If the promise of mobile technology in classrooms has been to equalize opportunities for all students through access to the internet, that potential has yet to be realized.
National surveys consistently show that students in low-income schools are getting short-changed when it comes to using technology in school. A 2013 Pew study revealed that only 35 percent of teachers at the lowest income schools allow their students to look up information on their mobile devices, as compared to 52 percent of teachers at wealthier schools. And while 70 percent of teachers working in high income areas say their schools do a good job providing resources and support to effectively integrate technology into the classroom, only 50 percent of teachers in low-income areas agree.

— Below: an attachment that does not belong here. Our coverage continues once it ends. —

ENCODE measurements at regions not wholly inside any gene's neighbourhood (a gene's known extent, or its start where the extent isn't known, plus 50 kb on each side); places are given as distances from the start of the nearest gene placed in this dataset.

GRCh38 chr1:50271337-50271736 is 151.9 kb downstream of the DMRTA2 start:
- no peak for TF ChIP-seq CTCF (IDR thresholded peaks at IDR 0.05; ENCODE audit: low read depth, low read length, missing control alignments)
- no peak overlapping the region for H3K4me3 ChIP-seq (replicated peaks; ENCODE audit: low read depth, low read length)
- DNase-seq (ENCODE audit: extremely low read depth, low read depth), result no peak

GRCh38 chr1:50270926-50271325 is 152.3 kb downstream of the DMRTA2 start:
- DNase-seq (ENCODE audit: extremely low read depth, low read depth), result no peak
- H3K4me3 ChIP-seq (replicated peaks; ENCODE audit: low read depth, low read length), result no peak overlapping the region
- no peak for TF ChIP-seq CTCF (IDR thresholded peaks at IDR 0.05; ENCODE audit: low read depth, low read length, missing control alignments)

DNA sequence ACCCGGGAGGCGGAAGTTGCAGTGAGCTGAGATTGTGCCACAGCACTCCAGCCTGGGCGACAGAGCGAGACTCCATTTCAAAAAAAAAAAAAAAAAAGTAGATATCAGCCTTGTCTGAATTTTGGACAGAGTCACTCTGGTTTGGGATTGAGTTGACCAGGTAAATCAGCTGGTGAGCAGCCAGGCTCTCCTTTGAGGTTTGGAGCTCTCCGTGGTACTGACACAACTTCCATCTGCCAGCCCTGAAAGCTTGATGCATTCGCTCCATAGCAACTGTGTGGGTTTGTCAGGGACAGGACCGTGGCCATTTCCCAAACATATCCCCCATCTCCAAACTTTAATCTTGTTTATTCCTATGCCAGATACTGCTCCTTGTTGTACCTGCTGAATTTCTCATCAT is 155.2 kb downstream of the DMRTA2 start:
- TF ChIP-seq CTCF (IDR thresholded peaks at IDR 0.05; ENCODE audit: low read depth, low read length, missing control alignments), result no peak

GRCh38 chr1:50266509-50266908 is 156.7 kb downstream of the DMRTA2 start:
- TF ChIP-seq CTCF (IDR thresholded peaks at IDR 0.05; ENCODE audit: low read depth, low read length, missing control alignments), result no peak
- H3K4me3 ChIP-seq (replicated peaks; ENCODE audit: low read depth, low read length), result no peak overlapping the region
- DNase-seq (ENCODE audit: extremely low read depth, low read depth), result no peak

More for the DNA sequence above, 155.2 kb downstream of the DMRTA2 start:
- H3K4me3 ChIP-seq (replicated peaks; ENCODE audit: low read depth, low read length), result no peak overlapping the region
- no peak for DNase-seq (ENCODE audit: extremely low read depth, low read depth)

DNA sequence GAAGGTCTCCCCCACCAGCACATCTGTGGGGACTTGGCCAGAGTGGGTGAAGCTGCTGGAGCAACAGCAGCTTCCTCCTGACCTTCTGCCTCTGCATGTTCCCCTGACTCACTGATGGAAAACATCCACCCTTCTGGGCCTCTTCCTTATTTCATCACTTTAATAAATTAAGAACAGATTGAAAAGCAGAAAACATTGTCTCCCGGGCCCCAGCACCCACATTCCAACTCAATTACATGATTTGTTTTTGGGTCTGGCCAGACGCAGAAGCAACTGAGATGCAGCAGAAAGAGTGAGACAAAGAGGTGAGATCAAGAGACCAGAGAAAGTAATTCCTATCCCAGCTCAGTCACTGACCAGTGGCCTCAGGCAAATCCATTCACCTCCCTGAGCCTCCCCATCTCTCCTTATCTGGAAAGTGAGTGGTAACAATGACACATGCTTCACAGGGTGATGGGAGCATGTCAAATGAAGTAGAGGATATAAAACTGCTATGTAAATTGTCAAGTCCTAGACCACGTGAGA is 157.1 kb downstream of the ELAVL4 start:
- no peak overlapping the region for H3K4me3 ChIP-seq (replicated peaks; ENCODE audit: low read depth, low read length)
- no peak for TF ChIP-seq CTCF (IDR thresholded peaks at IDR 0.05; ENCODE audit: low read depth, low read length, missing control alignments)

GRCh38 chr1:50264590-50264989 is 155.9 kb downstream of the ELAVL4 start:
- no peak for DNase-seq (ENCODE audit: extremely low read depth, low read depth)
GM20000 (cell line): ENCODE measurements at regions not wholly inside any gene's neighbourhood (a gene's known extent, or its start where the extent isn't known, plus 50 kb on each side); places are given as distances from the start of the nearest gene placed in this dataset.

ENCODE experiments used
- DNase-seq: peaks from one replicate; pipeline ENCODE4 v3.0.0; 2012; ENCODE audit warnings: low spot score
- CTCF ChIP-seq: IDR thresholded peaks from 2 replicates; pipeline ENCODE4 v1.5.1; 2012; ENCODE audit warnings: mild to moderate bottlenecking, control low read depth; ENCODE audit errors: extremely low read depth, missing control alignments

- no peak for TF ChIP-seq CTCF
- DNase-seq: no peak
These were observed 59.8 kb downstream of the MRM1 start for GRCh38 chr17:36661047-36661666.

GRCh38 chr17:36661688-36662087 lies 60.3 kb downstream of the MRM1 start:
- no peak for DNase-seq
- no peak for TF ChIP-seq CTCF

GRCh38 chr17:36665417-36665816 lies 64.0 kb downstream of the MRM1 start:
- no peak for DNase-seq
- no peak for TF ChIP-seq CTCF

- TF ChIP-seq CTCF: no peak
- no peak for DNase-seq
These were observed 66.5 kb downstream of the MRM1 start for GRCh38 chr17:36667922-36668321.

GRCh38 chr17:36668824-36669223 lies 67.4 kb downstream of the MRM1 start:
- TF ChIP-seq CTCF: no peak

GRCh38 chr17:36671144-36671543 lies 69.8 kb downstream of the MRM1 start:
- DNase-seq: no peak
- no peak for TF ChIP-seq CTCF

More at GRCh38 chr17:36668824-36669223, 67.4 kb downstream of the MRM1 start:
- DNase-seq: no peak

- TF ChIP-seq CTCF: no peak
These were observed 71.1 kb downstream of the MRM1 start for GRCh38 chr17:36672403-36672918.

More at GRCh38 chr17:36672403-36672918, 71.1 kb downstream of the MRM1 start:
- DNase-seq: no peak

The reality is that while some teachers have found powerful ways to use mobile devices — both those owned by students and those purchased by the school — teachers at schools in very low-income areas are often battling a persistent student culture of disengagement. Many students have learning gaps that make it hard for them to stay interested in grade level materials and little desire to be in school at all.